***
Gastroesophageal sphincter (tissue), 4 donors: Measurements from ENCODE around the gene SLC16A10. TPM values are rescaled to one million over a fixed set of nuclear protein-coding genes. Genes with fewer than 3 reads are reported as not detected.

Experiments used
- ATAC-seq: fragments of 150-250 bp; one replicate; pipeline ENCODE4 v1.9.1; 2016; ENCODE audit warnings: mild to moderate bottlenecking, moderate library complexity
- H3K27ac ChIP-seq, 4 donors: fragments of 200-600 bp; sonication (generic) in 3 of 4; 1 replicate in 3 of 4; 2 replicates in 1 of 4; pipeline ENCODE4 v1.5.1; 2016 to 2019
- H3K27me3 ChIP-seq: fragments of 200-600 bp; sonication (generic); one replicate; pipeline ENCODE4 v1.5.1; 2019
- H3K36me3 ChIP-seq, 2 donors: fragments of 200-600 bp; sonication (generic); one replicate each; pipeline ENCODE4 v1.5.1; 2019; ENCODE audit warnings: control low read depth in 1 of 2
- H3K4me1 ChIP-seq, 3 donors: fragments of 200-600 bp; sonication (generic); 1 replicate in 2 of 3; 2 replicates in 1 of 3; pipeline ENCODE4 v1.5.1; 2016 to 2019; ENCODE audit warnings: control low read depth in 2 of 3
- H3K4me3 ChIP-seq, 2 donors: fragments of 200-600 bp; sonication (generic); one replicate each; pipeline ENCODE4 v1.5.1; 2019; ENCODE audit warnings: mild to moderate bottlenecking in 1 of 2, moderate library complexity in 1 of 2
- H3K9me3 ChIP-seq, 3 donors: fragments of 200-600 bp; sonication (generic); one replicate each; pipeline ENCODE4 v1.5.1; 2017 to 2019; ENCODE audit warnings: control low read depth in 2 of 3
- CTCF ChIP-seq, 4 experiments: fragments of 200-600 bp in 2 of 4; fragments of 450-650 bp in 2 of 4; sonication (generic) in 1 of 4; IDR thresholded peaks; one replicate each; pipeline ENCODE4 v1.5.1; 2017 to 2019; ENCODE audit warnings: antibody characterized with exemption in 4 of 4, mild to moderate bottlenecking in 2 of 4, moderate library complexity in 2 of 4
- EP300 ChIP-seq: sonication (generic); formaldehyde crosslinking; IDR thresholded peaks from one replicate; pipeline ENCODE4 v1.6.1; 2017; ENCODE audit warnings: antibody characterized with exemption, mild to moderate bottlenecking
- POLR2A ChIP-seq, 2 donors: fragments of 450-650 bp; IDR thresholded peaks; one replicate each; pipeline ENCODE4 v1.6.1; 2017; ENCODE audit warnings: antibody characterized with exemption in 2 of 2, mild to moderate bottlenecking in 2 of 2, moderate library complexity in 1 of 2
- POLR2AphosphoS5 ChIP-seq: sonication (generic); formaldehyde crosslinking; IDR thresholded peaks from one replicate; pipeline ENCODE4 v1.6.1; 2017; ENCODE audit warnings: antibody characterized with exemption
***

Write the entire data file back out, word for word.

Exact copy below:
Gastroesophageal sphincter (tissue), 4 donors: Measurements from ENCODE around the gene SLC16A10. TPM values are rescaled to one million over a fixed set of nuclear protein-coding genes. Genes with fewer than 3 reads are reported as not detected.

Experiments used
- ATAC-seq: fragments of 150-250 bp; one replicate; pipeline ENCODE4 v1.9.1; 2016; ENCODE audit warnings: mild to moderate bottlenecking, moderate library complexity
- H3K27ac ChIP-seq, 4 donors: fragments of 200-600 bp; sonication (generic) in 3 of 4; 1 replicate in 3 of 4; 2 replicates in 1 of 4; pipeline ENCODE4 v1.5.1; 2016 to 2019
- H3K27me3 ChIP-seq: fragments of 200-600 bp; sonication (generic); one replicate; pipeline ENCODE4 v1.5.1; 2019
- H3K36me3 ChIP-seq, 2 donors: fragments of 200-600 bp; sonication (generic); one replicate each; pipeline ENCODE4 v1.5.1; 2019; ENCODE audit warnings: control low read depth in 1 of 2
- H3K4me1 ChIP-seq, 3 donors: fragments of 200-600 bp; sonication (generic); 1 replicate in 2 of 3; 2 replicates in 1 of 3; pipeline ENCODE4 v1.5.1; 2016 to 2019; ENCODE audit warnings: control low read depth in 2 of 3
- H3K4me3 ChIP-seq, 2 donors: fragments of 200-600 bp; sonication (generic); one replicate each; pipeline ENCODE4 v1.5.1; 2019; ENCODE audit warnings: mild to moderate bottlenecking in 1 of 2, moderate library complexity in 1 of 2
- H3K9me3 ChIP-seq, 3 donors: fragments of 200-600 bp; sonication (generic); one replicate each; pipeline ENCODE4 v1.5.1; 2017 to 2019; ENCODE audit warnings: control low read depth in 2 of 3
- CTCF ChIP-seq, 4 experiments: fragments of 200-600 bp in 2 of 4; fragments of 450-650 bp in 2 of 4; sonication (generic) in 1 of 4; IDR thresholded peaks; one replicate each; pipeline ENCODE4 v1.5.1; 2017 to 2019; ENCODE audit warnings: antibody characterized with exemption in 4 of 4, mild to moderate bottlenecking in 2 of 4, moderate library complexity in 2 of 4
- EP300 ChIP-seq: sonication (generic); formaldehyde crosslinking; IDR thresholded peaks from one replicate; pipeline ENCODE4 v1.6.1; 2017; ENCODE audit warnings: antibody characterized with exemption, mild to moderate bottlenecking
- POLR2A ChIP-seq, 2 donors: fragments of 450-650 bp; IDR thresholded peaks; one replicate each; pipeline ENCODE4 v1.6.1; 2017; ENCODE audit warnings: antibody characterized with exemption in 2 of 2, mild to moderate bottlenecking in 2 of 2, moderate library complexity in 1 of 2
- POLR2AphosphoS5 ChIP-seq: sonication (generic); formaldehyde crosslinking; IDR thresholded peaks from one replicate; pipeline ENCODE4 v1.6.1; 2017; ENCODE audit warnings: antibody characterized with exemption